Thursday, 17 October 2013

Really simple climate change

My background is chemistry, one of the most experimental sciences. No doubt that’s why I look at the empirical evidence when it comes to claims made by other sciences.

Unfortunately it seems to me that far too many pundits, both amateur and professional, rely on arguments from authority instead of empirical evidence when comes to climate change.

Of course climate experiments have an inevitable tendency towards ambiguity because climate is not a great subject for experimental science in that none of the variables can be controlled.

Yet to my mind, this is still where the climate debate should begin – experimental design. If scientists make claims about a causal link between some climate parameter and global temperatures then we should surely demand a repeatable experiment to support those claims.

Yet how do we design a controlled empirical trial of climate change theories when we can’t control any of the variables?

A really simple approach
Suppose we confine ourselves to inventing a simple trial of global temperature prediction which may be applied to any climate theory.

For example, we could say that global temperature predictions must be accurate over a period of thirty years – at the moment that would be from 1983 to 2013. I suggest thirty years because the climate appears to be crudely cyclical and some of the cycles may be long. Even thirty years is much too short, but it will do for falsification if not verification.

Therefore, according to this really simple test:-

Anyone who in 1983 predicted a pattern of global temperatures which in 2013 has turned out to be correct, then their theory passes our test. Whatever theory they used. Evidence might be a paper published in 1983 or earlier, or maybe even a newspaper article.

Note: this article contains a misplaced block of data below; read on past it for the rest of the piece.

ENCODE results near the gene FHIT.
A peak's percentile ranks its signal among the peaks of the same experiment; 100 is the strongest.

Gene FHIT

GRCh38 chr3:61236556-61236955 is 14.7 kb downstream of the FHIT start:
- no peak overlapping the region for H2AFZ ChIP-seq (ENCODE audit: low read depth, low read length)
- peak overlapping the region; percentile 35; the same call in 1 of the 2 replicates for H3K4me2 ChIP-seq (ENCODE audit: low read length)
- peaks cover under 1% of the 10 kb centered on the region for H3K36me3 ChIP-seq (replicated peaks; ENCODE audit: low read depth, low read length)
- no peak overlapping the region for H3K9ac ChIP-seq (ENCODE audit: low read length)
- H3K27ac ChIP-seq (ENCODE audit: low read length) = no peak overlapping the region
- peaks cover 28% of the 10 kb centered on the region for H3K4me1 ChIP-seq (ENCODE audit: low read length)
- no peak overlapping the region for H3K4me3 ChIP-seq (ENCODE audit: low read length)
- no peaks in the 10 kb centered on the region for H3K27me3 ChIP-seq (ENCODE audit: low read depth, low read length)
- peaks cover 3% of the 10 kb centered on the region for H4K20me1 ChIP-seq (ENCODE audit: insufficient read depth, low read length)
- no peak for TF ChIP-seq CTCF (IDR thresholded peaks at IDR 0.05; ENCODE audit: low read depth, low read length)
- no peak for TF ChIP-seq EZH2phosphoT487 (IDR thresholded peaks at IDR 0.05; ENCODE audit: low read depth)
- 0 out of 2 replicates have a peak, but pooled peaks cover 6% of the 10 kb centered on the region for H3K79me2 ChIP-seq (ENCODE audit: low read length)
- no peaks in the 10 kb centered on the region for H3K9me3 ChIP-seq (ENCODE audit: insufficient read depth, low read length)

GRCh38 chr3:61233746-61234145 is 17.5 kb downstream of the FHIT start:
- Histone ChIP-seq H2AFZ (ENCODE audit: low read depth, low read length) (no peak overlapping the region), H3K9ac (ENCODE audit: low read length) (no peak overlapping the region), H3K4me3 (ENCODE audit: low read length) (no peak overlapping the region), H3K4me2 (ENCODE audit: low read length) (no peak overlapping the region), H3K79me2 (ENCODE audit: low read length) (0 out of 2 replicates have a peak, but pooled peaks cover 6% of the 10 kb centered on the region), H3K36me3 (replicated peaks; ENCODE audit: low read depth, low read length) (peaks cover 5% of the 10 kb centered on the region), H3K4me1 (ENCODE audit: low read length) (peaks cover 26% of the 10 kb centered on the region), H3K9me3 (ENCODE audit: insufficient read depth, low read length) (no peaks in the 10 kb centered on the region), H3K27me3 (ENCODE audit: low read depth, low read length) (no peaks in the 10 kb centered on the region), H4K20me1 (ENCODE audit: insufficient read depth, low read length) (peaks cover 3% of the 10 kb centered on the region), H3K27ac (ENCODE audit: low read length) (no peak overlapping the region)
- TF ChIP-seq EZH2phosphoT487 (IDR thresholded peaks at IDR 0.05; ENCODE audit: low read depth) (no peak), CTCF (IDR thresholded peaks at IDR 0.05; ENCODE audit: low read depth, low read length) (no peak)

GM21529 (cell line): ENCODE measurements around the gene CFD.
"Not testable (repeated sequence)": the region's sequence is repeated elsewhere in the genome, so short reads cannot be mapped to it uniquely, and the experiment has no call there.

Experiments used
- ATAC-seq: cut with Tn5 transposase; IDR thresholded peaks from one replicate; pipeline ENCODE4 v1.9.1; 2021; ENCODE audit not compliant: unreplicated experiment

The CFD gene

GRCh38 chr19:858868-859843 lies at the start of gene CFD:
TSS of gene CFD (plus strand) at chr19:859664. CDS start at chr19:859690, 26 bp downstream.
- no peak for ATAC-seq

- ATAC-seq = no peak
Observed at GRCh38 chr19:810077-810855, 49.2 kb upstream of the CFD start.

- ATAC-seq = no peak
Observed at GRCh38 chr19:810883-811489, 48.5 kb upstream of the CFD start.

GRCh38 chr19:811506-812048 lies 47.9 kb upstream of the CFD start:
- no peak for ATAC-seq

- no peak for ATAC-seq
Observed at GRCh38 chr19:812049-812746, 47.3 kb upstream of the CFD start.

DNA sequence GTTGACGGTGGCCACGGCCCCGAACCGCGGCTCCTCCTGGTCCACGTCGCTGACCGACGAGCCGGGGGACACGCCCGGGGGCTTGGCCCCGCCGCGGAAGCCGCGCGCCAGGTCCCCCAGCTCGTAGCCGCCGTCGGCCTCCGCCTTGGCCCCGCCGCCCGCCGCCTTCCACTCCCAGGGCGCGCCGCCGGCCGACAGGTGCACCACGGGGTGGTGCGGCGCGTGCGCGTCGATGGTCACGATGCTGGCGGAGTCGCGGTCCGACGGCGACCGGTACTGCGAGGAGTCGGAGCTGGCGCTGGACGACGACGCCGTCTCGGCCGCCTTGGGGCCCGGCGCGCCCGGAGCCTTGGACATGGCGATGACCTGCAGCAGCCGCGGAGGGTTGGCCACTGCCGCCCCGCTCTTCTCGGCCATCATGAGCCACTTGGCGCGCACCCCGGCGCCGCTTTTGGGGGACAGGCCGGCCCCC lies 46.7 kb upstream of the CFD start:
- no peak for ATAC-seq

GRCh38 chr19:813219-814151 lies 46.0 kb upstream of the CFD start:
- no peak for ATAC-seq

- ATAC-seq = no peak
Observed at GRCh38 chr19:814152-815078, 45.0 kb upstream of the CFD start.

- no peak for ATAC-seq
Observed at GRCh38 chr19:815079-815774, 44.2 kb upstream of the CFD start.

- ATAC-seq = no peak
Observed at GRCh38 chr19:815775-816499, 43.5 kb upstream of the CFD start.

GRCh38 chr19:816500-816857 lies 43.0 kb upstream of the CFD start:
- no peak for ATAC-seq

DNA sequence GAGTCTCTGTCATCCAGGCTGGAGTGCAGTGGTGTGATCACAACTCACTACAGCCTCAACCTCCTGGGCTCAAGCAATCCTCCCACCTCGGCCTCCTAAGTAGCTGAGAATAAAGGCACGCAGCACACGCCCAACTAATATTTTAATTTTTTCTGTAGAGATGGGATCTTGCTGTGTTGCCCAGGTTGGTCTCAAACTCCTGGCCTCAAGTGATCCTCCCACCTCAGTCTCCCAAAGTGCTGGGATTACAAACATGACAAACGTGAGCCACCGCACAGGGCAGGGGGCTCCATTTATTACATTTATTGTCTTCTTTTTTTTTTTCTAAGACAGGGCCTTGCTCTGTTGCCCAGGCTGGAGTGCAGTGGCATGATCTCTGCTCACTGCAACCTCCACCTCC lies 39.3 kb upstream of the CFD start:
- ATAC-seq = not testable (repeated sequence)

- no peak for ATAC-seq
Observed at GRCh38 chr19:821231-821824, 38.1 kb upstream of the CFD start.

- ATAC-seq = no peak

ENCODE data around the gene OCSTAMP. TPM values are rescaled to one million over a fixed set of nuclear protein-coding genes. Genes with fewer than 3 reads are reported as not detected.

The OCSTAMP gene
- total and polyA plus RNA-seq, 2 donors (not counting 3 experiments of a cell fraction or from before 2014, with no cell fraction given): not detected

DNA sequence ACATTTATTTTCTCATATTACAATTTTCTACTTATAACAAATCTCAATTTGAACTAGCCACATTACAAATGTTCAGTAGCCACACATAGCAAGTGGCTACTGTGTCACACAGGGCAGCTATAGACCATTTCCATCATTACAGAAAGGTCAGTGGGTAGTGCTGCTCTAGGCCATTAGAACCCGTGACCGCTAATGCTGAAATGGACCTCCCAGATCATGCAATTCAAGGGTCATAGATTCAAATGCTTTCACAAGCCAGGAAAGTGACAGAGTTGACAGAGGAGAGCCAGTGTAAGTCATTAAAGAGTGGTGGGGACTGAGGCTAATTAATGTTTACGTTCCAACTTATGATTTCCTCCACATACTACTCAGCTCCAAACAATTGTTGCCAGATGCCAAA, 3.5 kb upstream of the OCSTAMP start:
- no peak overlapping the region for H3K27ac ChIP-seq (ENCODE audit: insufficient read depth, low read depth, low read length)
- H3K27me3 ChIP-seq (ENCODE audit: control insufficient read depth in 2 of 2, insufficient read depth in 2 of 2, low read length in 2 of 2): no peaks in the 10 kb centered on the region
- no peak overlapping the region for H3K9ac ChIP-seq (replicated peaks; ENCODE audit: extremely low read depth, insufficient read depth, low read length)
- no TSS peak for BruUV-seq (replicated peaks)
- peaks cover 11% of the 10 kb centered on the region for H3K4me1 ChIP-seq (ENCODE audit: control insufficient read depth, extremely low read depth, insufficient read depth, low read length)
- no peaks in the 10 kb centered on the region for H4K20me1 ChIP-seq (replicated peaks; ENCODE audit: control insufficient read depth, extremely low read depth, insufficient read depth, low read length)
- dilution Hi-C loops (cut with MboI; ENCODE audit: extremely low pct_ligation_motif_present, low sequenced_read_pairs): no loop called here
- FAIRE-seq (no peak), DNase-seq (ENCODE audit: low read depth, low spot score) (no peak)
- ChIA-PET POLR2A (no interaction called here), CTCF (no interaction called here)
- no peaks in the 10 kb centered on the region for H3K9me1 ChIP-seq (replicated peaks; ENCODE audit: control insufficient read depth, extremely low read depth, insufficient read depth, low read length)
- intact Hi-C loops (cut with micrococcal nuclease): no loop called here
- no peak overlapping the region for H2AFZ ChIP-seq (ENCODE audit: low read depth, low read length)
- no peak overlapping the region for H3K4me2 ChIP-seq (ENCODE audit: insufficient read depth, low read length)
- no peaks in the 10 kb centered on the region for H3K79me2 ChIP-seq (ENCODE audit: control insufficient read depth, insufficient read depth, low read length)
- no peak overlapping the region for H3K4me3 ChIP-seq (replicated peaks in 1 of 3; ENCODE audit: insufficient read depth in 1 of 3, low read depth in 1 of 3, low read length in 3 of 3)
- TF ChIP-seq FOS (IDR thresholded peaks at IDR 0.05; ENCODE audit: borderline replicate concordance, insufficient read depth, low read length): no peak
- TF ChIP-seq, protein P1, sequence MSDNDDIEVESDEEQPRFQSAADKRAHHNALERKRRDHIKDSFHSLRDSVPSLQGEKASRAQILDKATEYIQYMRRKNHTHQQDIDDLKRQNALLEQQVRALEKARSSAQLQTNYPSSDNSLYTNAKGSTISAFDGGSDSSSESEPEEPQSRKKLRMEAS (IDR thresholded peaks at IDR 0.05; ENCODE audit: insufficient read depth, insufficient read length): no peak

As far as I know that’s nobody.

No matter – we can easily shift the test period by five years. So anyone who in 1988 predicted a pattern of global temperatures which in 2018 turns out to be correct, then their theory passes our test. Whatever theory they used.

As far as I know that’s nobody again – no need to wait until 2018.

And so on and so on. In my view we don’t set the bar anywhere near high enough to assess the performance of climate theories. Yet demanding real world performance is no different from checking the fuel consumption claims of car manufacturers.

As with all things climate-related there are caveats, but one attraction of such a robustly empirical approach is that anyone may take personal ownership of their stance on climate change. There is no need to be browbeaten on this issue – it doesn’t require scientific qualifications or even expertise. Do you need engineering expertise to measure the fuel consumption of your car?

We turn around the usual relationships with climate scientists with: don’t tell me – show me. We also create a more level playing field for alternative climate theories and that is surely the most interesting aspect of raising the bar.


Mark Wadsworth said...


Another theory I am working on is that there have been periods in recorded or at least reconstructable human history when temperatures went up and periods where temperatures went down.

The down swings tended to be sharper, largely because of large volcano eruptions, but there was a fairly sharp upswing at the end of the last ice age (July 19th, although nobody knows which year).

By and large, humans adapted or coped quite well in the upswings and the downswings were a complete disaster.

There, that's my theory and I'm sticking to it. History tells us that we can cope with rises quite well, they are nothing major to worry about.

John Page said...

Deben with his RC background is one for quoting sacred climate texts rather than looking *coolly* at the evidence.

A K Haart said...

Mark - I agree - warming is beneficial. Yes there are caveats, but there are a range of positives with agriculture to the fore.

John - yet it isn't difficult. If we enter a cooling phase, which some would say is already with us, then how long will it be before these clowns admit the fact?

Demetrius said...

My great uncle Hugh, alive and working in 1883, when I was very young told me that the weather was always unreliable and so unpredictable. Anyone who claimed to "forecast" it more than a couple of days ahead was not to be trusted.

A K Haart said...

Demetrius - in many ways that's the most astounding aspect of the whole game. How anyone would dare to make climate predictions decades into the future is amazing.

Degringolade said...

Oh, and since it is foggy and damp here, and the garden is in the process of returning to mulch, I took the time to write a little screed.

Since I spoke of you and your writings on this blog, I am giving you a heads up.

Keep up the good work.


A K Haart said...

John - thanks for the mention. I'll put you on my radar. It's wet here, but mild - at the moment.